Posted by: Caroline at February 6, 2005 03:42 PM

.. and living in France is better than living in the U.S. or Britain if you believe the tens of thousands of Americans and hundreds of thousands of Brits who have made that choice... and as an American who has lived in France myself I see the attraction.

Posted by: Aletheuia at February 6, 2005 03:59 PM

Proceeding with my analysis :)

What allows the process of transference to take place is the unequal power relationship between the analyst and the patient. That's why the patient reclines on the couch while the analyst sits silently in the chair, I believe behind the patient in most cases, making the patient extremely vulnerable. So perhaps it isn't such a stretch that America becomes the repository of all this transference (both love and hate) precisely because it so much more powerful than the rest of the world.

Also - and this could well piss off a lot of leftists - but has anyone else personally observed any father fixation issues among lefties they know?

Ouch - sorry about that - couldn't help myself. Just trying any angle I can to try to understand the anti-Americanism of the extreme left in this country as well.

Posted by: Caroline at February 6, 2005 04:01 PM

It seems like what you're addressing in Libya is totalitarianism (which as defined by Jeanne Kirkpatrick was juxtaposed to authoritarian governments, as in authoritarian is capable of reform while totalitarian is generally not).

I have heard the expression "Swedish-style socialism" or "soft" socialism used to define what Mitterand wrought in France.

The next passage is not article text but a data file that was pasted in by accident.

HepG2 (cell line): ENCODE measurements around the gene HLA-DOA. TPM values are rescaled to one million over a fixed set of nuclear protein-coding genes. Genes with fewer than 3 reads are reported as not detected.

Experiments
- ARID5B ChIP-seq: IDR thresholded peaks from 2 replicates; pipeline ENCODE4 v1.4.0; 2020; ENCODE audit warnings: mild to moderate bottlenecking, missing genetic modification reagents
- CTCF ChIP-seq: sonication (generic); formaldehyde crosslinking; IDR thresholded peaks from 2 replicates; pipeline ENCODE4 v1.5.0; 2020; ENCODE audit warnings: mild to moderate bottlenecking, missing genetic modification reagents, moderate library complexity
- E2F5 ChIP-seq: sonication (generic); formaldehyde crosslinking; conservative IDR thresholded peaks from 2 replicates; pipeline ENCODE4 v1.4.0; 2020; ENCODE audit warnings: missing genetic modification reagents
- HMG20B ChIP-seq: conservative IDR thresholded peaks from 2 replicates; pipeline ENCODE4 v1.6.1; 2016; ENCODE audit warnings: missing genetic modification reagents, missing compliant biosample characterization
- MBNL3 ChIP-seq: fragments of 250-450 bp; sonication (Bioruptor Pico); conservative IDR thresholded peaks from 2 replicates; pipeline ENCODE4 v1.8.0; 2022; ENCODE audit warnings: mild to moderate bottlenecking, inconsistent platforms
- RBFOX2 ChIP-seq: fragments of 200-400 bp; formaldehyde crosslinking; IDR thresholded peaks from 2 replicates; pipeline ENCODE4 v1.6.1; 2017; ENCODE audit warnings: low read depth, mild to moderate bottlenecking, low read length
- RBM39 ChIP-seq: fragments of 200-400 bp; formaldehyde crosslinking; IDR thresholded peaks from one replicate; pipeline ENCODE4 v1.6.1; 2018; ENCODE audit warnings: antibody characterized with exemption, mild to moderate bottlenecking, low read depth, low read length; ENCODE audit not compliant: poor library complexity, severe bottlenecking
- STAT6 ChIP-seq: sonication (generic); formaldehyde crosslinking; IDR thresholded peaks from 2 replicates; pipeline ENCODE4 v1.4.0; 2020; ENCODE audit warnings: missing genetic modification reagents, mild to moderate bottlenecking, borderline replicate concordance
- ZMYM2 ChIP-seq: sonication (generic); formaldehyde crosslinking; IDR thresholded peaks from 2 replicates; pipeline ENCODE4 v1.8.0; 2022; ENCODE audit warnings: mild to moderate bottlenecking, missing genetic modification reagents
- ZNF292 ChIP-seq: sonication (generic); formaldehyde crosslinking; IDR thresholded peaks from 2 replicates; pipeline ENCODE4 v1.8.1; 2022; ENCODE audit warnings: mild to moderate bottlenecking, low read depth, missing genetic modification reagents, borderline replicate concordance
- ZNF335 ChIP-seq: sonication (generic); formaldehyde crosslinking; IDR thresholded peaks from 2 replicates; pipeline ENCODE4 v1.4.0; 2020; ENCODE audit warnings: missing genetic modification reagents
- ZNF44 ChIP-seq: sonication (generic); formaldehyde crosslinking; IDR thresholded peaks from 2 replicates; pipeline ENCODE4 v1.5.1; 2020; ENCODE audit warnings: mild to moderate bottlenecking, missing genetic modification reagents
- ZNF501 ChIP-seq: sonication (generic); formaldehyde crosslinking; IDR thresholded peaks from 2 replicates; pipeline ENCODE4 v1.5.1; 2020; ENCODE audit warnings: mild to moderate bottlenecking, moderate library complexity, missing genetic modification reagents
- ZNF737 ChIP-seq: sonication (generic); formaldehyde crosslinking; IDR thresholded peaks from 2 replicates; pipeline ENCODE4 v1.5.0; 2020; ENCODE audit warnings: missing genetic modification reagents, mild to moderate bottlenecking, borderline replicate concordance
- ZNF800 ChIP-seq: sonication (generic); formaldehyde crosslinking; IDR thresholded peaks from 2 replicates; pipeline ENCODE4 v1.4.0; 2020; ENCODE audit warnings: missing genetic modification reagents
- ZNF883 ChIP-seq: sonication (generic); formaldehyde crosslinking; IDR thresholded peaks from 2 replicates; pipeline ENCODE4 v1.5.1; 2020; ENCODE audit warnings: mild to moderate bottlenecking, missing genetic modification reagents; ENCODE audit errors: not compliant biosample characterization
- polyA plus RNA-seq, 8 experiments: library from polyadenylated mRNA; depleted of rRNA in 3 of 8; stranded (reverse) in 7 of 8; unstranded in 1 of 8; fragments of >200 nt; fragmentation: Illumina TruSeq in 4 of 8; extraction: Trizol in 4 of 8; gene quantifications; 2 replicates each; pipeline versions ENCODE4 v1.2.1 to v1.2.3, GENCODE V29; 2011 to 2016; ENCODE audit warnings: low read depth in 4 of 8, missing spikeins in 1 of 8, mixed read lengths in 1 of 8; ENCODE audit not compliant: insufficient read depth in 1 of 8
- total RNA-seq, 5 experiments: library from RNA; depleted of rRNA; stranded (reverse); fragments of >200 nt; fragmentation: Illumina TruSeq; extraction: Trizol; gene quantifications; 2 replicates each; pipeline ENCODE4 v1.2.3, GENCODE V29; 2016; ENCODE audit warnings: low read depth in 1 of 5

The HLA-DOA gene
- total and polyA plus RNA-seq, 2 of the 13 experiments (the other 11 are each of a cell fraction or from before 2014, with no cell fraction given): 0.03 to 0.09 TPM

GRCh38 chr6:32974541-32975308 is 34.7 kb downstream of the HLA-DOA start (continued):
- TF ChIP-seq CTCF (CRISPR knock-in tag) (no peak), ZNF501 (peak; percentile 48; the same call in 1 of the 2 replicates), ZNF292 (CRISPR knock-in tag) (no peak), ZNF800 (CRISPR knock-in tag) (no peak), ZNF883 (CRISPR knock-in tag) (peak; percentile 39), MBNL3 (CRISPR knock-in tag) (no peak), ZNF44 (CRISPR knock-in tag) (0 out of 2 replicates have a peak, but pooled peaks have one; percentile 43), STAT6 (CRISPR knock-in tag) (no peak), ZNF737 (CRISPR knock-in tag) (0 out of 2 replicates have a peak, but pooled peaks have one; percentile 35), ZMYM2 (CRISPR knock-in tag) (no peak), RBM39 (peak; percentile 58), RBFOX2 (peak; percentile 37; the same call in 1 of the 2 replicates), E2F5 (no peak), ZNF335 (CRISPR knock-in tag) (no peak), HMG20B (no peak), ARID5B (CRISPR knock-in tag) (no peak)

The Socialist candidate for president of France, Lionel Jospin, was expected to win but was defeated because he would not even mention "insecurite" (crime) -- and so the far right Jacques Le Pen came in second in the preliminary round, horrifying everyone so that Jacques Chirac then received up to 80% of the final vote (despite general distaste for him as a crook).

Call the resulting government socialist or not, the government unions are so powerful that the least discussion of pension reform bring demonstrators out into the streets. In Bordeaux as a protest the electrical workers union shut down all electricity without any warning all one evening. Some joke, huh?

And if your company loses money, try to lay anyone off. It cannot be done. This inhibits companies from hiring new workers and stunts growth.

Posted by: miklos rosza at February 6, 2005 04:06 PM

Caroline --

Yes is the answer to the question about leftists and father fixation... but doesn't the logic of this have to extend into the realm of feminist critique of patriarchy, no matter if such patriarchy is benign, malign, or an exaggerated straw man?